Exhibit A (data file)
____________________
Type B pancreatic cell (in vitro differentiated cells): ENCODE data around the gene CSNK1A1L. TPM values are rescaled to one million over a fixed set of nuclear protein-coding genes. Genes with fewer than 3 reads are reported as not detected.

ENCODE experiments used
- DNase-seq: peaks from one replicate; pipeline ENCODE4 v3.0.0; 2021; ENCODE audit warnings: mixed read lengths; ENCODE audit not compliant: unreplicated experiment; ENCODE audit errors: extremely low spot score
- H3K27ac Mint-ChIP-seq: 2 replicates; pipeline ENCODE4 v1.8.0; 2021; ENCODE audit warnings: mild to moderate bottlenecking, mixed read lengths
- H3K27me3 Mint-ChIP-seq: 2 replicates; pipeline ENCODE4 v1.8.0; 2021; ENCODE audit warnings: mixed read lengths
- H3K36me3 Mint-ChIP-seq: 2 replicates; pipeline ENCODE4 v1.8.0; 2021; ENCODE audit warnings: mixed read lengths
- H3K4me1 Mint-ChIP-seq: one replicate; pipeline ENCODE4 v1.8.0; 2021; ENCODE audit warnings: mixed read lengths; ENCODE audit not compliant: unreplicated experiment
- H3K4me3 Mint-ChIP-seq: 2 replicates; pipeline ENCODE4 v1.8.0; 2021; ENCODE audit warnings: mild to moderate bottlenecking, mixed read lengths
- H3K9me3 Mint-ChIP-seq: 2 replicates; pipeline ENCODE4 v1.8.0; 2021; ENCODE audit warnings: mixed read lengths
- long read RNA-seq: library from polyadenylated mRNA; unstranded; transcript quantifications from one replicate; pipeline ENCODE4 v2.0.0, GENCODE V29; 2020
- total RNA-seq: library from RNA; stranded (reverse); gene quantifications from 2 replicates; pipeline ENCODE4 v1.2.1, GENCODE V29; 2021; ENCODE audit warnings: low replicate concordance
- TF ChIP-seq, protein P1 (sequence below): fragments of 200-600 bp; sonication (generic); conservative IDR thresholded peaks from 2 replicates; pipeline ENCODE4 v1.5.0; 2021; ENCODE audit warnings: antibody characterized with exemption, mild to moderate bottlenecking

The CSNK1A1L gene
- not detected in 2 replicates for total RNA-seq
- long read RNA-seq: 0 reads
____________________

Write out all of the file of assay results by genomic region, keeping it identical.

Type B pancreatic cell (in vitro differentiated cells): ENCODE data around the gene CSNK1A1L. TPM values are rescaled to one million over a fixed set of nuclear protein-coding genes. Genes with fewer than 3 reads are reported as not detected.

ENCODE experiments used
- DNase-seq: peaks from one replicate; pipeline ENCODE4 v3.0.0; 2021; ENCODE audit warnings: mixed read lengths; ENCODE audit not compliant: unreplicated experiment; ENCODE audit errors: extremely low spot score
- H3K27ac Mint-ChIP-seq: 2 replicates; pipeline ENCODE4 v1.8.0; 2021; ENCODE audit warnings: mild to moderate bottlenecking, mixed read lengths
- H3K27me3 Mint-ChIP-seq: 2 replicates; pipeline ENCODE4 v1.8.0; 2021; ENCODE audit warnings: mixed read lengths
- H3K36me3 Mint-ChIP-seq: 2 replicates; pipeline ENCODE4 v1.8.0; 2021; ENCODE audit warnings: mixed read lengths
- H3K4me1 Mint-ChIP-seq: one replicate; pipeline ENCODE4 v1.8.0; 2021; ENCODE audit warnings: mixed read lengths; ENCODE audit not compliant: unreplicated experiment
- H3K4me3 Mint-ChIP-seq: 2 replicates; pipeline ENCODE4 v1.8.0; 2021; ENCODE audit warnings: mild to moderate bottlenecking, mixed read lengths
- H3K9me3 Mint-ChIP-seq: 2 replicates; pipeline ENCODE4 v1.8.0; 2021; ENCODE audit warnings: mixed read lengths
- long read RNA-seq: library from polyadenylated mRNA; unstranded; transcript quantifications from one replicate; pipeline ENCODE4 v2.0.0, GENCODE V29; 2020
- total RNA-seq: library from RNA; stranded (reverse); gene quantifications from 2 replicates; pipeline ENCODE4 v1.2.1, GENCODE V29; 2021; ENCODE audit warnings: low replicate concordance
- TF ChIP-seq, protein P1 (sequence below): fragments of 200-600 bp; sonication (generic); conservative IDR thresholded peaks from 2 replicates; pipeline ENCODE4 v1.5.0; 2021; ENCODE audit warnings: antibody characterized with exemption, mild to moderate bottlenecking

The CSNK1A1L gene
- not detected in 2 replicates for total RNA-seq
- long read RNA-seq: 0 reads